Maybe it was inevitable that, having finally conquered the World Cup, he would opt to conquer a new world rather than revisit his past, ultimately plumping for North America over the Gulf. Fans in North America should count themselves lucky. Because if you attend the right MLS game, you may be able to one day tell your grandkids that you saw Messi in the flesh. Just like your dad tells you he saw Michael Jordan, your grandfather tells you he saw Muhammad Ali and your great-grandfather tells you he saw Babe Ruth.
That’s the category of superstar in which Messi exists. — Marcotti
Securing one of the biggest prizes in world soccer in Messi provides a surge of rocket fuel to an organization that is in desperate need of a lift.
Inter Miami managing owner Jorge Mas has been angling to acquire Messi practically from the moment he and co-owners Beckham and Jose Mas were awarded the team in 2018. Now he has his man.
There will be inevitable comparisons to when MLS convinced Beckham to join the Galaxy in 2007, and there are similarities in that there are financial incentives beyond salary that helped cinch the deal.
In Beckham’s case it was a discounted price on an MLS expansion team, which in a bit of serendipity became Inter Miami. Sources confirmed a report from The Athletic that Messi has an option to acquire an ownership stake in Inter Miami, although a source with knowledge of the situation said it will not come at a discount like Beckham’s deal did.
ESPN can also confirm that a cut of revenue from new subscribers to Apple’s MLS Season Pass streaming service is being offered to Messi. Any agreement involving Adidas would strictly be between the player and the company, and it wouldn’t directly involve MLS, despite the German company outfitting the league’s clubs exclusively since 2006.
All of that said, the times — and needs — of MLS are different. When Beckham signed on in 2007, MLS was still trying to get off the launch pad with just 13 teams. His arrival not only set the stage for other stars such as Thierry Henry and Kaka to come over, but also helped accelerate an expansion boom that by next season will have reached 30 teams.
Messi’s arrival is poised to take MLS to the moon, or even beyond. He is arguably the greatest player who ever lived, something Beckham never was.
The league has been laying the foundation for this move for years, with the increased continental footprint combining well with the global reach of its recent broadcast rights deal with Apple TV. With the 2026 World Cup set to take place in the U.S., Mexico and Canada, the potential is there to greatly increase revenues for all parties involved in the deal.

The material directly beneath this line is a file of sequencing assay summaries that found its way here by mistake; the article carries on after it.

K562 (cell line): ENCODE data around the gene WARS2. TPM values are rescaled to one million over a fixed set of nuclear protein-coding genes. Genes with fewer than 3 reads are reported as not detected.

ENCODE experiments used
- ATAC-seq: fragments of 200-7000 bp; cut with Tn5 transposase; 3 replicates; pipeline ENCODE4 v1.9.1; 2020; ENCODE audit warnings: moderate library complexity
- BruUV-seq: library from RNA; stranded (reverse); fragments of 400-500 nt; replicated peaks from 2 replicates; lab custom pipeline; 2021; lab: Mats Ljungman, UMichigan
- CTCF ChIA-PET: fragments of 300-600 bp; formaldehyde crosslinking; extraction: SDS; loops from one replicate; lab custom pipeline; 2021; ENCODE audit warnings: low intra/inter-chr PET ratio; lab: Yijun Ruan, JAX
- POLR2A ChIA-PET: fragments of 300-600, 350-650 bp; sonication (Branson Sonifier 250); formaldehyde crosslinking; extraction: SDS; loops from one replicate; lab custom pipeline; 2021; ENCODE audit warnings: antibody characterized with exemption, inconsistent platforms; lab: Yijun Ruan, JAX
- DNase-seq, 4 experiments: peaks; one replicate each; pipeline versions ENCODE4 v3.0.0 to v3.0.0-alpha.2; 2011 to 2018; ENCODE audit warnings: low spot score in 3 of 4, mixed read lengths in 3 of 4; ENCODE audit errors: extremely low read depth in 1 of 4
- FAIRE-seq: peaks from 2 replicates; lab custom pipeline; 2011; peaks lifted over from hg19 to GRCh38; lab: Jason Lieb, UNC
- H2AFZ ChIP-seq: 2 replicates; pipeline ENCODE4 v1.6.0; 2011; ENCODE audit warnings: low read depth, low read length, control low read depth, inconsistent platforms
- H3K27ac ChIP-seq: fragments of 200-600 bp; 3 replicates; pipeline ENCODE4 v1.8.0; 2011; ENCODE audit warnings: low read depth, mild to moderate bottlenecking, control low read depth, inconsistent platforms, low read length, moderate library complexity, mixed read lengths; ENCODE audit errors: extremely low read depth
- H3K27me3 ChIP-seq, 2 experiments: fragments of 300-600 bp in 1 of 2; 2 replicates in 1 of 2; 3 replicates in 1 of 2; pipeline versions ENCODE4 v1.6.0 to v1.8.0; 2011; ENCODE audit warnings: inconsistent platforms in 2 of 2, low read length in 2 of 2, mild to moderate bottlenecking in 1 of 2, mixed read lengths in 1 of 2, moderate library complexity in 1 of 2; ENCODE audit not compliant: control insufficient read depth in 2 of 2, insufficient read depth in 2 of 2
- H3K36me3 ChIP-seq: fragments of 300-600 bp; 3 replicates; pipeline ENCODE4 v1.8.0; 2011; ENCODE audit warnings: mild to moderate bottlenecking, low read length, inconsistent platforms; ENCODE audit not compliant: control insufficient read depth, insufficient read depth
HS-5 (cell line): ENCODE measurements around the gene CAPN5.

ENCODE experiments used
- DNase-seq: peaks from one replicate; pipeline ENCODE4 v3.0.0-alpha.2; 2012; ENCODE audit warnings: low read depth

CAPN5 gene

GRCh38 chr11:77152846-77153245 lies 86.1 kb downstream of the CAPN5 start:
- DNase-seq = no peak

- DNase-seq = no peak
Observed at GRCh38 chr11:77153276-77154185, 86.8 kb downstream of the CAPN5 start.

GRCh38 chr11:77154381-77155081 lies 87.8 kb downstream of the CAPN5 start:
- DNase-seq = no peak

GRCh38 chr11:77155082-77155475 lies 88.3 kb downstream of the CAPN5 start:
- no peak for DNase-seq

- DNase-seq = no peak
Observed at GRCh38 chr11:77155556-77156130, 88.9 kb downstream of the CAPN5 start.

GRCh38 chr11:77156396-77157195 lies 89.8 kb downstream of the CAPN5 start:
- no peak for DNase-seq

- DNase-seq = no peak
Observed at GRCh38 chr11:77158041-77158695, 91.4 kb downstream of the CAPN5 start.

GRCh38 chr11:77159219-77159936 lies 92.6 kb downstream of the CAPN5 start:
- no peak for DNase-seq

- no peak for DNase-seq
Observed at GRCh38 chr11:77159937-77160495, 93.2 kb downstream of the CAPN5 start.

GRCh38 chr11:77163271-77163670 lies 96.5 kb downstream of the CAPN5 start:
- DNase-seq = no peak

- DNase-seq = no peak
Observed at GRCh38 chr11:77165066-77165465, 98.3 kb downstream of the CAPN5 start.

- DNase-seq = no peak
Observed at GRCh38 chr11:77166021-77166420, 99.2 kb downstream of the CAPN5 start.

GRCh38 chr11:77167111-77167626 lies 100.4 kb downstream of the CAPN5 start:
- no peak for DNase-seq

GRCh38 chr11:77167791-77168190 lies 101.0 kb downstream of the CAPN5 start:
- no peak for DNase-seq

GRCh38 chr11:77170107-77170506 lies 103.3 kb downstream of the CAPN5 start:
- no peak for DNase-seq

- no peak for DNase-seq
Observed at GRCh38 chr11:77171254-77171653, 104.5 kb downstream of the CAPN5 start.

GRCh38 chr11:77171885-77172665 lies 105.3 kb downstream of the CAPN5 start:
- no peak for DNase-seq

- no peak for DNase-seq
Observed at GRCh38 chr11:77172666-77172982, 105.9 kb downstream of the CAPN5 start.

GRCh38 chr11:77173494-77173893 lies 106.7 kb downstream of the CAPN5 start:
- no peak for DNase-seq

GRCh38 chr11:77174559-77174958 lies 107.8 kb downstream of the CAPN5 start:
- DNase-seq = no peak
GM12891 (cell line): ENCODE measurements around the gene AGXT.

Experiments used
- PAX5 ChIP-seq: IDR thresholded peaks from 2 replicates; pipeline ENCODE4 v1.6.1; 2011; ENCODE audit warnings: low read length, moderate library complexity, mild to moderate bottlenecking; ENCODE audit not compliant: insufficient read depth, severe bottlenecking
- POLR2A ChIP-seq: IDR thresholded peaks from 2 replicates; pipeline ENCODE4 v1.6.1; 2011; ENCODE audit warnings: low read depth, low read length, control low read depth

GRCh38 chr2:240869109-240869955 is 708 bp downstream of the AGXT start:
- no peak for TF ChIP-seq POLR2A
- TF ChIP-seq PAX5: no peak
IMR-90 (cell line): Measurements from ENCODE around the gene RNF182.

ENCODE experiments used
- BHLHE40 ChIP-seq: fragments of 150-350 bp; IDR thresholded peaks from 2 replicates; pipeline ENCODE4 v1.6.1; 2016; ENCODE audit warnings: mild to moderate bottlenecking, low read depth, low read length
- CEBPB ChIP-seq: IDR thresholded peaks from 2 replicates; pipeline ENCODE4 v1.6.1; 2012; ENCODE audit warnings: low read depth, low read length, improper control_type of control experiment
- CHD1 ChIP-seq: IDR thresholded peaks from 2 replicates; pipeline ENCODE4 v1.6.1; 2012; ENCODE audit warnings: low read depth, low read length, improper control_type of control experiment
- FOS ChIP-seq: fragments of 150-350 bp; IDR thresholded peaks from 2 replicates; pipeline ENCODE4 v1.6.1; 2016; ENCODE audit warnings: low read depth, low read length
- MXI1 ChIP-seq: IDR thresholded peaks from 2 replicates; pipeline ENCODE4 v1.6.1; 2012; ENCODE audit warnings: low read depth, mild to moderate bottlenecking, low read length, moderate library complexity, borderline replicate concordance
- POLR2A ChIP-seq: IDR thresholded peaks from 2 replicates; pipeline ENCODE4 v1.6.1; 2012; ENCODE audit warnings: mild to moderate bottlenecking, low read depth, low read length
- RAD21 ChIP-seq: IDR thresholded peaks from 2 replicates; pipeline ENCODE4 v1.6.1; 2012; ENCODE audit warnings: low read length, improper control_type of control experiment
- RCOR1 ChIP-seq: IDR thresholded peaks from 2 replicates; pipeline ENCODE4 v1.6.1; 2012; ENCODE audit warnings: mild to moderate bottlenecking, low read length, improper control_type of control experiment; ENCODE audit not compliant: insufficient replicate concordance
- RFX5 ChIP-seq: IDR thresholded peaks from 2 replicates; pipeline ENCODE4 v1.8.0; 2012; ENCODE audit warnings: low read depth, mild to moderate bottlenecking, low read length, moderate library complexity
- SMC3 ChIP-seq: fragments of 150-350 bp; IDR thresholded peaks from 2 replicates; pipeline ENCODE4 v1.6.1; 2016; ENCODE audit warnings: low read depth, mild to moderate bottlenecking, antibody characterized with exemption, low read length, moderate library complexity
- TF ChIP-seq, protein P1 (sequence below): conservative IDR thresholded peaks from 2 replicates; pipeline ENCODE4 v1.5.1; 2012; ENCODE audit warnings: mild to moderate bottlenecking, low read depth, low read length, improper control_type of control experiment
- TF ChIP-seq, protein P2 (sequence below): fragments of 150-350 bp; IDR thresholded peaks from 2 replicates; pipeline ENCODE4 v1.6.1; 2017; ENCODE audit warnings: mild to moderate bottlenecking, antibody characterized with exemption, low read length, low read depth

As for Inter Miami, Messi is a massive antidote for a last-place team who have struggled to generate quality chances, with their expected goal (xG) mark of 0.82 per 90 minutes the worst in the league. If former teammate Sergio Busquets also arrives, so much the better, although there will need to be some adapting to a league that is several notches below what they are accustomed to, not to mention the weather and travel demands. The sight of Messi playing in an 18,000-seat stadium in Fort Lauderdale, Florida, will take some getting used to.
Yet there is certainly an “others will follow” type of vibe to Messi’s arrival. If that’s the case, money should follow as well. — Carlisle
Barcelona supporters and even some of the club’s hierarchy were split when the possibility of Messi returning surfaced. There were those who thought, after blooding a new generation of youngsters and winning a first LaLiga title since 2019, it was time to turn the page as Messi approaches the end of his career.
There were others, though, who were caught up in the romance of a homecoming for the club’s greatest ever player. Forced to leave in 2021 because Barca could not afford to register the contract they had offered him, this was a chance for Messi to say goodbye properly to fans who have chanted his name in the 10th minute of every home game at Spotify Camp Nou since March. Besides, there is an overwhelming argument to be made that he remains among the best players in the world. Six months ago he led Argentina to the World Cup, while he registered 21 goals and 20 assists across all competitions for PSG this season.